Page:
Abstract: We compute the cross correlation of the intensity and polarisation from the 5-year WMAP data in different sky-regions with respect to template maps for synchrotron, dust, and free-free emission. We derive the frequency dependence and polarisation fraction for all three components in 48 different sky regions of HEALPix (Nside=2) pixelisation. The anomalous emission associated with dust is clearly detected in intensity over the entire sky at the K (23 GHz) and Ka (33 GHz) WMAP bands, and is found to be the dominant foreground at low Galactic latitude, between b=-40 and b=+10. The synchrotron spectral index obtained from the K and Ka WMAP bands from an all-sky analysis is -3.32\pm 0.12 for intensity and -3.01\pm0.03 for the polarised intensity. The polarisation fraction of the synchrotron is constant in frequency and increases with latitude from ~5% near the Galactic plane up to ~40% in some regions at high latitude; the average value for |b|<20 is 8.6\pm1.7 (stat) \pm0.5 (sys) % while for |b|>20 it is 19.3\pm0.8 (stat) \pm 0.5 (sys) %. Anomalous dust and free-free emission appear to be relatively unpolarised…[Abridged]…the average polarisation fraction of dust-correlated emission at K-band is 3.2\pm0.9 (stat) \pm 1.5 (sys) %, or less than 5% at 95% confidence. When comparing real data with simulations, 8 regions show a detected polarisation above the 99th percentile of the distribution from simulations with no input foreground polarisation, 6 of which are detected at above 2sigma and display polarisation fractions between 2.6% and 7.2%, except for one anomalous region, which has 32\pm12%. The dust polarisation values are consistent with the expectation from spinning-dust emission, but polarised dust emission from magnetic-dipole radiation cannot be ruled out. Free-free emission was found to be unpolarised with an upper limit of 3.4% at 95% confidence.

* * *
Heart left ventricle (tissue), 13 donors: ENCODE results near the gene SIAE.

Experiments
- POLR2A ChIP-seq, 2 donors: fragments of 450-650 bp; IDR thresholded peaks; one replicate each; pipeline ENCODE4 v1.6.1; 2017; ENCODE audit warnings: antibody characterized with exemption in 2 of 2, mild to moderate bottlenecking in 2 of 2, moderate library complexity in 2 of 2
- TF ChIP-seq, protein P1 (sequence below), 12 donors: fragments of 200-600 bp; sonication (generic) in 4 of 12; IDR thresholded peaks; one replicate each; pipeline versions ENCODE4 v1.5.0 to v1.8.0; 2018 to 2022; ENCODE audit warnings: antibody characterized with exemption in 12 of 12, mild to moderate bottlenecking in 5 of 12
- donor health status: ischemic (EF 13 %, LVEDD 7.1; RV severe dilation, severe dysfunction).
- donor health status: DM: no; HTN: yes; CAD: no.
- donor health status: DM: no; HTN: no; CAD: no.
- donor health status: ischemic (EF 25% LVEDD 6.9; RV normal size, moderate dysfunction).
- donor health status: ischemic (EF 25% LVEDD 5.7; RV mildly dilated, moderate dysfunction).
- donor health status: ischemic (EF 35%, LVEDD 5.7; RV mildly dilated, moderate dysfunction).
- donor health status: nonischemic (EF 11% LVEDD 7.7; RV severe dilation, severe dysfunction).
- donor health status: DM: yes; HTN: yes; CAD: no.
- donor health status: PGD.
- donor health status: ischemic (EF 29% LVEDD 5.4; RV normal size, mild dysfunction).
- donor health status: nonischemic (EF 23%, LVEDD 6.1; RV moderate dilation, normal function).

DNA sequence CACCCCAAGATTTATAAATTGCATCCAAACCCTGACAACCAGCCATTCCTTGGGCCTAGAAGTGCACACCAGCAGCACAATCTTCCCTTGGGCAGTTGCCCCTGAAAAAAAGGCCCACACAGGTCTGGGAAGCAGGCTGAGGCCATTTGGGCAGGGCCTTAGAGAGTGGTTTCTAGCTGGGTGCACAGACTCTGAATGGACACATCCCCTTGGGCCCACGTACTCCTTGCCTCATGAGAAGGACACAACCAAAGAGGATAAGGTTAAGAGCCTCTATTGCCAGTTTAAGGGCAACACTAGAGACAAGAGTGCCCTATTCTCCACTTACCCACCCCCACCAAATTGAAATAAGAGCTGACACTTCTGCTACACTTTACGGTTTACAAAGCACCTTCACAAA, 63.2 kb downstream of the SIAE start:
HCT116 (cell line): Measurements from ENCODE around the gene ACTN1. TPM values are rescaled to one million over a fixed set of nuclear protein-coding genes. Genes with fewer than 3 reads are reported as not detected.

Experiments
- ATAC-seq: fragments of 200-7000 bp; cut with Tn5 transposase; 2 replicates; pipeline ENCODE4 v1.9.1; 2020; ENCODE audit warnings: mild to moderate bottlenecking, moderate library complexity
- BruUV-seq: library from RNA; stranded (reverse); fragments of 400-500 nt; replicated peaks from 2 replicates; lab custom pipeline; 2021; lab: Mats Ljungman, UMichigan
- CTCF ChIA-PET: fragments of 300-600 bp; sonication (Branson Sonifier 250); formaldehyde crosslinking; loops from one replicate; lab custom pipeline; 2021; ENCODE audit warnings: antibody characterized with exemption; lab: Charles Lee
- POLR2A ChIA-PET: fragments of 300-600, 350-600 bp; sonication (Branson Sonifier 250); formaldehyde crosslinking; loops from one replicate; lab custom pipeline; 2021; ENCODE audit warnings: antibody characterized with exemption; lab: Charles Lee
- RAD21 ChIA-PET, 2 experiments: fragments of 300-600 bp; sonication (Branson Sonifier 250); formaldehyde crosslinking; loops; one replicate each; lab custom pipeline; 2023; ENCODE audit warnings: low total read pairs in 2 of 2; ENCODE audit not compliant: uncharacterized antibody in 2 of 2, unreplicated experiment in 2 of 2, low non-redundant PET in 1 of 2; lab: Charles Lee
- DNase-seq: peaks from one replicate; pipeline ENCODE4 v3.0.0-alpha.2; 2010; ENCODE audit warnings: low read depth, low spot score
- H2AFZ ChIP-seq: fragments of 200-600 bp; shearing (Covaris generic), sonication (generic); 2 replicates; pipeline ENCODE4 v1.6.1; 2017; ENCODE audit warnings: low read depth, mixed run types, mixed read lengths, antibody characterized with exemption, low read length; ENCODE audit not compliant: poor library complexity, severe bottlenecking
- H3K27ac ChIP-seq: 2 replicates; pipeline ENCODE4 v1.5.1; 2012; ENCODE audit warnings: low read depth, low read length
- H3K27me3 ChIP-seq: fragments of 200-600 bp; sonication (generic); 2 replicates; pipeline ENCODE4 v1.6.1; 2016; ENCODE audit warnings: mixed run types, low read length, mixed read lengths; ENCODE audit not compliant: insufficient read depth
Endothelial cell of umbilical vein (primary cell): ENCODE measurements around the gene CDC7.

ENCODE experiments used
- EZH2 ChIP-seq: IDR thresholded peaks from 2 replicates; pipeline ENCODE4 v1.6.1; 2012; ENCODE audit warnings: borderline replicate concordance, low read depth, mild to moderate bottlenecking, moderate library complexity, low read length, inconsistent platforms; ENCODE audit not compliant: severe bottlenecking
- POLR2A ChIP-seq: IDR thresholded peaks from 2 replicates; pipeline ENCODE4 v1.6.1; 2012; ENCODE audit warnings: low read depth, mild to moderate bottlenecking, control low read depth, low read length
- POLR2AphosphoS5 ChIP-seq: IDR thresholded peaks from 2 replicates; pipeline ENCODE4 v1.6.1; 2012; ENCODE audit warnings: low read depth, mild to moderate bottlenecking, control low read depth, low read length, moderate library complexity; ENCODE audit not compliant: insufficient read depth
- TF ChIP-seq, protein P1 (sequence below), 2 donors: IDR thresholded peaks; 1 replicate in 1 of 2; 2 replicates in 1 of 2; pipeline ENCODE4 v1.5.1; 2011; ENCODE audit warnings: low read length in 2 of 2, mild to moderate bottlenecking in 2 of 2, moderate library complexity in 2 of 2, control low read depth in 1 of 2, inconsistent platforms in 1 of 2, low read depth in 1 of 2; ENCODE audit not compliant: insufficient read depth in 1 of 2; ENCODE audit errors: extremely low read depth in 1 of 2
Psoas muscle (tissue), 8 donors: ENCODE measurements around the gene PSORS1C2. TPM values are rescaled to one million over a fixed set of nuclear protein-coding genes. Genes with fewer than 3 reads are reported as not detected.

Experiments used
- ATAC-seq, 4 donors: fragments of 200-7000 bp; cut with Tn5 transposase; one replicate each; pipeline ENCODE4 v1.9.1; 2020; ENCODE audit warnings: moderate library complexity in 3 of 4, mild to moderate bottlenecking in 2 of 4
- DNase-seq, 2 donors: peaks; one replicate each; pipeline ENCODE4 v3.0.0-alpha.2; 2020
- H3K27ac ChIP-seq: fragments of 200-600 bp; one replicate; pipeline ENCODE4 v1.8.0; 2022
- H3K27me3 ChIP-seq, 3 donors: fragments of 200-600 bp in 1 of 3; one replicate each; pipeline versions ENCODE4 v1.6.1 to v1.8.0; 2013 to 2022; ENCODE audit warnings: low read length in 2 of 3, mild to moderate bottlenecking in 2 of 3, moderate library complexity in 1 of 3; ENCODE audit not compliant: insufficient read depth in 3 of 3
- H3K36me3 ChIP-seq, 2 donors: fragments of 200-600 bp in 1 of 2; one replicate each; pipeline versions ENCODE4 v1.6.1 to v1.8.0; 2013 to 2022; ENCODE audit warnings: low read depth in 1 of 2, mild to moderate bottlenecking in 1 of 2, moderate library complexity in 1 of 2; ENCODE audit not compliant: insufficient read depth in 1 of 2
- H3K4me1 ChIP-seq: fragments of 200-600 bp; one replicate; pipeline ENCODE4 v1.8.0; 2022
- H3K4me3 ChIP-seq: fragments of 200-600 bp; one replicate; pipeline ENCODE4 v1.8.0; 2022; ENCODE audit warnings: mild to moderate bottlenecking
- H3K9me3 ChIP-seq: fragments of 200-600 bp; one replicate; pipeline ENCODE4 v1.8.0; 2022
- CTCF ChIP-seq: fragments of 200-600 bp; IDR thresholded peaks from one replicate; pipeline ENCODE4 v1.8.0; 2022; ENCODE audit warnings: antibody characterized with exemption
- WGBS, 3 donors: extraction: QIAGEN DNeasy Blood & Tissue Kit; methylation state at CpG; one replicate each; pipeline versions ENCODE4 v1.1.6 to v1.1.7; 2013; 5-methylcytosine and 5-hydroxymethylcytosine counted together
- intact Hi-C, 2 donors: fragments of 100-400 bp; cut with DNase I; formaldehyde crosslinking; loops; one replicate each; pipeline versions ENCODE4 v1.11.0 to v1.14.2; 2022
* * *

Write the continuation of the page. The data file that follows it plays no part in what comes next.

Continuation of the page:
#### Aug 02, 2011

1108.0205 (/preprints)
2011-08-02, 07:41 

## [1108.0302] What the information paradox is {\it not}

Authors: Samir D. Mathur

Date: 1 Aug 2011